Note: Global Justice Ecology Project campaigner Will Bennington spent an all-too-short amount of time doing water relief work in West Virginia last week. The West Virginia Clean Water Hub is doing amazing work, distributing water to communities in need and holding those responsible for the water crisis accountable. Please consider making a donation (be sure to note that it is for water distribution), sending supplies, or volunteering in person. Check them out here: West Virginia Clean Water Hub
-The GJEP Team
By Will Bennington, January 31, 2014.
It’s been almost a week since I returned from doing water relief work in West Virginia, and the news keeps getting worse: Formaldehyde, a known carcinogen at high enough concentrations, might be in the water. The amount of MCHM and PPH, the toxic chemicals that leaked into the Elk River on January 9, poisoning the water of 300,000 people in nine counties, has been increased to 10,000 gallons. Most people I spoke with are still reporting water that has a characteristic licorice smell, indicating traces of MCHM which causes chemical burns in the throat and on the skin, vomiting and eye irritation.
State health officials continue to maintain the water is safe, and appear ready to attack anyone who disagrees. But, it might not matter much what the state has to say at this point. The one thing that everyone I met in West Virginia had in common, aside from lacking clean water, was a deep mistrust of West Virginia governor Ray Tomblin, state and federal agencies, and the safety of their water supply.
Our second day of water distribution began at a local Walmart, where we haggled for lower prices on a pallet of water. No luck there, unsurprisingly. For perspective, it costs about $120 to fill up a small pickup truck with water, if you follow the truck’s weight limit guidelines (which we didn’t).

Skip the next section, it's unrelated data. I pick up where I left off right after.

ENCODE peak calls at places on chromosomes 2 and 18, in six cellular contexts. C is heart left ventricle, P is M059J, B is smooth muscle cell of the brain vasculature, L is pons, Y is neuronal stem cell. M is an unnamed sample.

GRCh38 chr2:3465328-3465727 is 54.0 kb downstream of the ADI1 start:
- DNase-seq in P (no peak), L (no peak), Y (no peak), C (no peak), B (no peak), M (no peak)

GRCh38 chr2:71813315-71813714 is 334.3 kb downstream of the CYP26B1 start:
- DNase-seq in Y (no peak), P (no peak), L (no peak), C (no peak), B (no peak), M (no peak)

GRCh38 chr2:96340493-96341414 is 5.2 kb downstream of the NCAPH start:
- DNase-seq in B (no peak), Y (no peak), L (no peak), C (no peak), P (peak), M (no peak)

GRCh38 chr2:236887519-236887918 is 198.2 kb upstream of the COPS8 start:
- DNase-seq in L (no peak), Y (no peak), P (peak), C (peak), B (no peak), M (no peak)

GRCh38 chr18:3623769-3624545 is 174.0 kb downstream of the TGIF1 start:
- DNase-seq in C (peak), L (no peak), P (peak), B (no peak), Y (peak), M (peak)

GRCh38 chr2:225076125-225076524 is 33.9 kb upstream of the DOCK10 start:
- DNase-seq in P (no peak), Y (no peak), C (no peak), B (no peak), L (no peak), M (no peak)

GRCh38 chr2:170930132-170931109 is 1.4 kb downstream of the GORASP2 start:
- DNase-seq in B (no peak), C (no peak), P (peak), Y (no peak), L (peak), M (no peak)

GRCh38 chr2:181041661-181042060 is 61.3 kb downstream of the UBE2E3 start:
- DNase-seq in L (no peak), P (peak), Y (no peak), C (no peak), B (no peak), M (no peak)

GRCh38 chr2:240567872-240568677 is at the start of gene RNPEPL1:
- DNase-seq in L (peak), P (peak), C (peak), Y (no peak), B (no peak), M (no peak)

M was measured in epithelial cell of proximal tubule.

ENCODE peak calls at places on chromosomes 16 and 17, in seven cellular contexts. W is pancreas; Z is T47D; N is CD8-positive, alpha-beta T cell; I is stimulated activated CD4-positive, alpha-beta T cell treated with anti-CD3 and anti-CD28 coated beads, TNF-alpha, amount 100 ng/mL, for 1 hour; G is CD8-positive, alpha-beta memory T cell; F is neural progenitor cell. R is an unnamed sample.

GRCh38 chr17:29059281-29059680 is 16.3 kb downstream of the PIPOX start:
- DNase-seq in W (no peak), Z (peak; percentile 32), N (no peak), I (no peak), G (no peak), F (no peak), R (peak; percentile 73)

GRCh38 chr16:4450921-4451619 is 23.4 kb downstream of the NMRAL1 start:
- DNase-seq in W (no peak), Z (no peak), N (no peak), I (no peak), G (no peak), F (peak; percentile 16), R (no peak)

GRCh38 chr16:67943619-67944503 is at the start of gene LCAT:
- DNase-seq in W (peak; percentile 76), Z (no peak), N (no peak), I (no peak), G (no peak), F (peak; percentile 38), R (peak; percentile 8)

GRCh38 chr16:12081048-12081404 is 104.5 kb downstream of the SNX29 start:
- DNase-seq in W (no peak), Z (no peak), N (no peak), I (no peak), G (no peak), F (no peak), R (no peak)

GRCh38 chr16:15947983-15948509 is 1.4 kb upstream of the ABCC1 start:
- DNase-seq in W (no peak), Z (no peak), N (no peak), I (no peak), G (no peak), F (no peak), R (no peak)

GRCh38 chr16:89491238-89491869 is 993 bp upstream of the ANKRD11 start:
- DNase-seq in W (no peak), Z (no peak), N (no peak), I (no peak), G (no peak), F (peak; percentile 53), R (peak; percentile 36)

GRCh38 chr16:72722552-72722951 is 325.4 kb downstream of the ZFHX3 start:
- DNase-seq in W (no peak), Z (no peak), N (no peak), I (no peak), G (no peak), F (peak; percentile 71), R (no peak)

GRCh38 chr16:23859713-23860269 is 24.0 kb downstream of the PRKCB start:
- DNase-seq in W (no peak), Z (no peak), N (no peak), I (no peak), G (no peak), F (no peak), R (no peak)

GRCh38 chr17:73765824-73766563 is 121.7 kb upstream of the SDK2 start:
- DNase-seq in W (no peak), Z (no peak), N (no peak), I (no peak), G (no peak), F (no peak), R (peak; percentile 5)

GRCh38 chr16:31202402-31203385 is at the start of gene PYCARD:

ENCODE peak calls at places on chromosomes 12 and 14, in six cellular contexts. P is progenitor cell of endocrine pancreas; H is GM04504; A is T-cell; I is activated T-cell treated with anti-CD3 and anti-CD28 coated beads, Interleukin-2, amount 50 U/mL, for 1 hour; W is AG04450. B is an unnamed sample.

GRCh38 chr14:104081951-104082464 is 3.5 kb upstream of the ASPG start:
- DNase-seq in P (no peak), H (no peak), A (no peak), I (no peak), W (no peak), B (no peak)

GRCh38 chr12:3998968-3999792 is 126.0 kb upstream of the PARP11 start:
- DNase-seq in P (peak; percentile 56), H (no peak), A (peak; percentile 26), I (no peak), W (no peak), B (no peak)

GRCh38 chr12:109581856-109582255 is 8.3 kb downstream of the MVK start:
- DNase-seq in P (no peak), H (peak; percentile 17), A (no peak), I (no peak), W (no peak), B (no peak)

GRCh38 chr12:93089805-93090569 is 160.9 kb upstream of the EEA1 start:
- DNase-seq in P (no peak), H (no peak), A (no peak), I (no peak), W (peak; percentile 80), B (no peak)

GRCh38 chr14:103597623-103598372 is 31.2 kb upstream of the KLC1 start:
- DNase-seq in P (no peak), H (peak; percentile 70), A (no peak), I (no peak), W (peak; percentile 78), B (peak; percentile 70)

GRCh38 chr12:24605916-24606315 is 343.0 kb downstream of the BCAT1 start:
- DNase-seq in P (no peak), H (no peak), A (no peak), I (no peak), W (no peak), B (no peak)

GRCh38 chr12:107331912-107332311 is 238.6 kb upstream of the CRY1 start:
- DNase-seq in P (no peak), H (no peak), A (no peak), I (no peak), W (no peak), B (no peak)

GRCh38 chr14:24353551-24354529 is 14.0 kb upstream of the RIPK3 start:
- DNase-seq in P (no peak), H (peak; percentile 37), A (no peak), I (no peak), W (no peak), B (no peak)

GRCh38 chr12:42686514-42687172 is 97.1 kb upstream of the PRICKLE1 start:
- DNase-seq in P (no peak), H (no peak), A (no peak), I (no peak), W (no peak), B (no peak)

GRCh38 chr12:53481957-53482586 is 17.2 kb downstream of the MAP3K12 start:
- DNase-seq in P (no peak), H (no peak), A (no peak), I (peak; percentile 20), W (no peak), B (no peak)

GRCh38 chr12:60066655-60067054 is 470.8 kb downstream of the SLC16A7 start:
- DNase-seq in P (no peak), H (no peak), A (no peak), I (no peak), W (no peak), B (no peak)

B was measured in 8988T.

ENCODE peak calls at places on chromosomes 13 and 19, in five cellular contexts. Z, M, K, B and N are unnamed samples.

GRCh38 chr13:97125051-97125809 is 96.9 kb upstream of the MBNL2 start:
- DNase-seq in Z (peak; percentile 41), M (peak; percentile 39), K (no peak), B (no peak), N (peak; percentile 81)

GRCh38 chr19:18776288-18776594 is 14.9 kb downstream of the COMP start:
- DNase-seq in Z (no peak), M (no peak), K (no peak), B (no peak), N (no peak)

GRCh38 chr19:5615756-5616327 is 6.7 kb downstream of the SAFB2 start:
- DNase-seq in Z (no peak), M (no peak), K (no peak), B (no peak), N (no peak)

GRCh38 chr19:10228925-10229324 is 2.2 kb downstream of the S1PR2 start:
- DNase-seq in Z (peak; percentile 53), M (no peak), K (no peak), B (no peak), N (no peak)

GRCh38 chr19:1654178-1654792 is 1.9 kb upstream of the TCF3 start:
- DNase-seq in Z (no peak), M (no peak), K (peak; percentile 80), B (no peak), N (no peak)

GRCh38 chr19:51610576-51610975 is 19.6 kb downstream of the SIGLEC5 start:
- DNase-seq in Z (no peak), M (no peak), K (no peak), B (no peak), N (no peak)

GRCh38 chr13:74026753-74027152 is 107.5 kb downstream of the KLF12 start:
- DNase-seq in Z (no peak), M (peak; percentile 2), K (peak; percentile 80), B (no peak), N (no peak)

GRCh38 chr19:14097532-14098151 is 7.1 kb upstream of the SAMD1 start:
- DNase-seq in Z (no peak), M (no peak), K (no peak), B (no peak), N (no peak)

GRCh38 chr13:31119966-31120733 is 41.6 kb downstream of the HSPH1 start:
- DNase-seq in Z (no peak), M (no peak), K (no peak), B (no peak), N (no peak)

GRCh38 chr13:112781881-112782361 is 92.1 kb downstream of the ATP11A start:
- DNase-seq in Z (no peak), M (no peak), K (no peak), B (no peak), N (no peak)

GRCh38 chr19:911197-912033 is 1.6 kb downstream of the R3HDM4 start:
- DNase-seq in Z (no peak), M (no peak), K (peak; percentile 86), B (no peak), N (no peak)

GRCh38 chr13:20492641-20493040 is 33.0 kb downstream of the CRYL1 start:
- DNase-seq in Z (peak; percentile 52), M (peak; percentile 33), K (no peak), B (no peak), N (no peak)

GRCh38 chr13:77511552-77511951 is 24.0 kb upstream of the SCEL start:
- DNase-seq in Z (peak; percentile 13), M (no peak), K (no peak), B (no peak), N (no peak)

We headed out to Paint Creek, a rural community about a hour south of Charleston. Temperatures were hovering just above zero, and residents were still in need.
Later in the day, we went to North Charleston to do a drop at the local rec center. This lower-income community hadn’t received much water relief at all since the spill happened. Local community members, however, had risen to the challenge and organized two drops for that day. It didn’t take more than an hour once word got out to unload over 200 gallons of water into cars.
Residents in North Charleston, living in the shadows of the gold-domed state capital building, are experiencing what residents in remote hollows are reporting: licorice-smelling water, burns, eye-irritation. Add that to chronic unemployment and a lack of adequate healthcare, and you begin to realize the desperate situation many are facing. One woman reported having chemical burns that she couldn’t have checked out due to lack of insurance. She hopes the rash will eventually go away on its own.
Crisis situations like this often bring out the best in people and the worst in corporations and politicians. The community members I met organizing water drops – all women, by the way – are natural organizers. They see crisis in their communities, and they know how to respond to it. While the state government flounders in its response, and West Virginia American Water keeps figuring out if it is trying to respond or cover up, communities are looking inward for relief, and for solutions.
In the long term, the situation is more than dire. Immediate relief is still the main priority for many. 300,000 people face a future of living with the unknown consequences of exposure to these chemicals, in a state where the establishment cares more about hiding its inadequacy than ensuring the well-being of its people. Where to go next seems unclear, but one thing seems certain: If left to their own devices, communities can organize around a crisis, and hopefully come out on the other side stronger, more resilient and less reliant on the destructive industries that create crisis in the first place.